Our knowledge of marine bryozoa from the Indian region, however, is far from satisfactory mid continues to be at the 'alpha' level. Vast stretches of the coast line are yet to be explored, the role of bryozoans in littoral ecology is still to be understood and many aspects of their biology are to be investigated.
K. Satyanarayana Rao, Wood Biodegradation Division-Marine, Institute of Wood Science & Technology, C/o Department of Zoology, Andhra University, Waltair. [Taxonomy, Fouling biology, Ecology].
B. Viswanadham, Deparunent of Zoology, Waltair. [Taxonomy, Biology].
K. V. K. Nair, Water &Steam Chemistry Laboratory, Indira Gandhi Centre for Atomic Research, Kalpakkam. [Fouling species].
P. S. R. Nair, CAS in Marine Biology, taxonomy• Porto Novo. [Estuarine Bryozoa].
N. B. Nair, Kerala University, Trivandrum. [Taxonomy, Ecology].
N. R. Menon, Cochin University, Biology Department, Cochin. [Taxonomy, Ecology].
A. A. Karande, Naval chemical &Metallurgical Laboratory, Bombay. [Fouling species].
B. Swamy, Naval Chemical &Metallurgical Laboratory, Bombay. [Fouling species].
A. B. Wagh, National Institute of Oceanography, Goa. [Fouling species].
William C. Banta Department of Biology, [Systematics, Palaeobiology]. American University, 4400 Massachusetts Avenue, N.W. Washington D.C. 20016, USA. [phylogeny, Physiology].
Patricia• L. Cook, Zoology Department (Embryology, Biology], British Museum (NatHist.) palaeobiology, evolution, Cromwell Road Ecology London SW7 5BD England. [Systematics, Phylogeny].
Dennis P. Gordon, New Zealand Oceanographic Institute, Division of Marine & Freshwater Science, Private Bag, Kilbirnie, Wellington, New Zealand. [Ecology, Systematics].
Peter J. Hayward, Zoology department, University College of Swansea, Singleton Park, Swansea SA2 8PP U.K. [Ecology, Systematics, Phylogeny]
Diethardt Zebram, Zool. Inst. Tech. Univ. Braunschweig, Pockelstrasse lOA Physiology, Reproduction D-3300 Braunschweig Biochemistry, West Germany. [Ecology, Evolution].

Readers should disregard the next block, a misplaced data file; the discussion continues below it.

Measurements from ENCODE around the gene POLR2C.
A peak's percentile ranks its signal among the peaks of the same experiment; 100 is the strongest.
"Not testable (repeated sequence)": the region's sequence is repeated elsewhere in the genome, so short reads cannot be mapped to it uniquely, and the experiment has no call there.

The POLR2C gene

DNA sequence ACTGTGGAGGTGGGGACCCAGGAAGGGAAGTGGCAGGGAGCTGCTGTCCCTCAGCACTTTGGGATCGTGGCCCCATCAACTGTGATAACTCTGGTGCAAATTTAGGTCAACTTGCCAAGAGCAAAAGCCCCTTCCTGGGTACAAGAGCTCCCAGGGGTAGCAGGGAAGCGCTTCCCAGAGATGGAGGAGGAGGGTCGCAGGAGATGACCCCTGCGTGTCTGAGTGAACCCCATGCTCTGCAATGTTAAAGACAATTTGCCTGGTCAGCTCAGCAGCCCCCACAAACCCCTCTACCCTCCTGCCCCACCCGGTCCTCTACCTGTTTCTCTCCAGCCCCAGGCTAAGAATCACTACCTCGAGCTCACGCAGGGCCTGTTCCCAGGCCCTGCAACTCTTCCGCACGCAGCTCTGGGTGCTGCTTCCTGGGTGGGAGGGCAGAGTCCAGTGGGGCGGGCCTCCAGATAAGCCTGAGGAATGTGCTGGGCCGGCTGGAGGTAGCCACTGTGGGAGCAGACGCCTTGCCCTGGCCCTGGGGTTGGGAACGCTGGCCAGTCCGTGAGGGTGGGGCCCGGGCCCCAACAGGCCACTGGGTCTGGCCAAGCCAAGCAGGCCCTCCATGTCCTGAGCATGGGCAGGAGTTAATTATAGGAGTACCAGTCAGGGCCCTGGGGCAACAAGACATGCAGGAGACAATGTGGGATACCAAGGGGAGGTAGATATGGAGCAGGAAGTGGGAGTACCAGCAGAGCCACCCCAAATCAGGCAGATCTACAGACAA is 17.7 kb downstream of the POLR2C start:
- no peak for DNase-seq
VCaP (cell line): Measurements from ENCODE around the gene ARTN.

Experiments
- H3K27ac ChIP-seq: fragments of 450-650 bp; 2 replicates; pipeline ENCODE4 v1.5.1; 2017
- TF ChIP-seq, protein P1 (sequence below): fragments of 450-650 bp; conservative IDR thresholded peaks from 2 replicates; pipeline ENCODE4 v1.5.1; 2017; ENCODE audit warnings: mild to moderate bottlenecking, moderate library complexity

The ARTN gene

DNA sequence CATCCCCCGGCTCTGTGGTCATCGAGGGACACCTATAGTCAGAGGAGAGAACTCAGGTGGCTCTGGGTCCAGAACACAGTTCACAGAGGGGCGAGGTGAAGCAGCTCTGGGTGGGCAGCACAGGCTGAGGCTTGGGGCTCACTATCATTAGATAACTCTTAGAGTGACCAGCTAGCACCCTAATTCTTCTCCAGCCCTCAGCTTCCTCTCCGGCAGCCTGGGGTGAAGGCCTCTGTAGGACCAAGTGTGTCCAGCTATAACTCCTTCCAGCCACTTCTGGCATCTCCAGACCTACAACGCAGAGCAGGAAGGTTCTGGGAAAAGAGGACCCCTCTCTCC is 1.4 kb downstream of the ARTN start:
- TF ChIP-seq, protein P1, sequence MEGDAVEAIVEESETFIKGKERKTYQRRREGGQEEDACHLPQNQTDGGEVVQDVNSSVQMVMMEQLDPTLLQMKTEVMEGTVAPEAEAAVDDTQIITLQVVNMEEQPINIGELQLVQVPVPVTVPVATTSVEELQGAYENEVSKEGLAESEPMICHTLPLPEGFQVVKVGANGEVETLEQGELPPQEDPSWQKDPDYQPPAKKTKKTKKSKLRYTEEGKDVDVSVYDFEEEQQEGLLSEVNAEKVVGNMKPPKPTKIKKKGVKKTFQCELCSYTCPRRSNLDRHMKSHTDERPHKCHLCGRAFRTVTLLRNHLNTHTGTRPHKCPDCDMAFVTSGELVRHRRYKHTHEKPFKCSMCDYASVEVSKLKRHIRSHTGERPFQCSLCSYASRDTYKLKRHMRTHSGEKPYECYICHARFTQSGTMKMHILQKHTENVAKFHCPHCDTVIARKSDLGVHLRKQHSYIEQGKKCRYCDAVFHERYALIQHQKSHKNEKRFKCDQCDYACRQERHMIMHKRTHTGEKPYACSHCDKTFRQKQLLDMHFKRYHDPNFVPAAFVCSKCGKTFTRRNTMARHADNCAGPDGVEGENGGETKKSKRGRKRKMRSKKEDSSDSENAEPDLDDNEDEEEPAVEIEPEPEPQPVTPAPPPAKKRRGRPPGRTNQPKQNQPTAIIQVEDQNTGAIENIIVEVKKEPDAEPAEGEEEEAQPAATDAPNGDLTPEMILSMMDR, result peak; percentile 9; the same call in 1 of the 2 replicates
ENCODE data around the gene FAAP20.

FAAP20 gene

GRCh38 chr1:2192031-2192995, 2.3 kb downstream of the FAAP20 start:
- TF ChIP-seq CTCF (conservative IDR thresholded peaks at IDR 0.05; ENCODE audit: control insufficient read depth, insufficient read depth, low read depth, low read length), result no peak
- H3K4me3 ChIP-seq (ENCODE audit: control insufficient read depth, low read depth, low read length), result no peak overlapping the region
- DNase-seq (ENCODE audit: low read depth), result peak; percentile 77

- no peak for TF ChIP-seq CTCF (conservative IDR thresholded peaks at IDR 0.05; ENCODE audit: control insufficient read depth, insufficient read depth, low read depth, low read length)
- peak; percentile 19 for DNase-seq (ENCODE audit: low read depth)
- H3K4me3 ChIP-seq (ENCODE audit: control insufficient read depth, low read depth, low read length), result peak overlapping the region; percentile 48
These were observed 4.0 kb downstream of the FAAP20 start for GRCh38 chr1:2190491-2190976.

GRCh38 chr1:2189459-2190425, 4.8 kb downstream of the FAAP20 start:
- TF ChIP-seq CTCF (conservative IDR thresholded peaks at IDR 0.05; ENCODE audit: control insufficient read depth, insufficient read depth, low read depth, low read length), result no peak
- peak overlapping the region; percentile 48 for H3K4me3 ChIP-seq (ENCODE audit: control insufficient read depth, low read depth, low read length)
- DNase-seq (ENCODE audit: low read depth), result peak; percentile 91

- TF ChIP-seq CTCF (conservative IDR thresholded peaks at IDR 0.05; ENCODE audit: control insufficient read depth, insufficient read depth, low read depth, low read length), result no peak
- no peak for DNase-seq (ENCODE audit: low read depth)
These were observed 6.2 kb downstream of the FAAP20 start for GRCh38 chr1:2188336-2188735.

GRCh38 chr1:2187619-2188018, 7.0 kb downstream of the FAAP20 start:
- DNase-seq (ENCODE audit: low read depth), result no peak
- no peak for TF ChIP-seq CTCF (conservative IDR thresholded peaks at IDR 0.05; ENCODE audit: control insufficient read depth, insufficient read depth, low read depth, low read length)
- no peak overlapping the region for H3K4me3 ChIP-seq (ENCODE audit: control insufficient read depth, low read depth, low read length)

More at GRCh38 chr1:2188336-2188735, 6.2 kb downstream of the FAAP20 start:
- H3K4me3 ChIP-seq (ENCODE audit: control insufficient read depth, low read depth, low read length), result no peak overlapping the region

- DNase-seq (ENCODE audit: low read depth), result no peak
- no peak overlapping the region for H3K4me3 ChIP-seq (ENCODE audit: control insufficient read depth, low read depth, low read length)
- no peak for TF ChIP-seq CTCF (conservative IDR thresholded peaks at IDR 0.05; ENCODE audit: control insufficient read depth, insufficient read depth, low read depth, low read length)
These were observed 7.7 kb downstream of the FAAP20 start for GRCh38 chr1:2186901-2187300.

Frank S. Matiro Jr., Zoology department, University of Florida, Gainesville, FL 32611 USA.
Shizuo Mawatari, Hatsudal 1-50-4-701 Shibuya, Tokyo 151, Japan
Shunsuke F. Mawatari, Embroyology and Developmental Zoological Institute, Biology, Evolution Faculty of Science, Hokkaido University, Sapporo 060, Japan.
J. S. Ryland, School of Biological Sciences, Department of Zoology, University College.of Swansea, Swansea SA2 8PP, U.K. [Systematics, Ecology, Embryology, Larval Physiology, Reproduction].
D. F. Soule &J. D. Soule, Allan Hancock I;oundation BiQgeography, University of Southern California, Los Angeles, CA 90089-0371, USA. [Systematics, Ecology].
Judith E. Winston, Dept. of Invertebrates, Behaviour, Reproduction, American Museum Natural History, Central Park W at 79th Street, New York NY 10024 USA. [Systematics, Ecology].
Harmer, S. F. 1915. The polyzoa of the Siboga expedition. Pt.1. En toprocta, Ctenostomata, Cyclostomata. Siboga Exped. 28a: 1-180.
Harmer, S. F. 1926. The polyzoa of the Siboga Expedition Pt~2 Cheilostomata, anasca. Ibid. 28b: 181-501.
Harmer, S. F. 1934. The polyzoa of the Siboga Expedition Pt.3 Cheilostomata, Ascophora 1. Family Reyteporidae. Ibid. 28c : 502-640.
Harmer, S. F. 1957. The polyzoa of the Siboga Expedition Pt.4 Cheilostomata, Ascophora.lbid. 28d : 641-1147.
Robertson, A. 1921. Report on a collection of Bryo~oa from the Bay of Bengal and other eastern seas. Rec. Indian Mus. 22(8) : 33-65.
Thomely, L. R. 1905. Report on the polyzoa collected by Prof. Herdman at Ceylon in 1902. Ceylon Pearl Oyster fisheries Report, 4, supple Report No.20 : 107-130.
Thomely, L. R. 1907. Report on the marine polyzoa in the collection of the Indian Museum. Rec. Indian Mus., 1 : 179-196.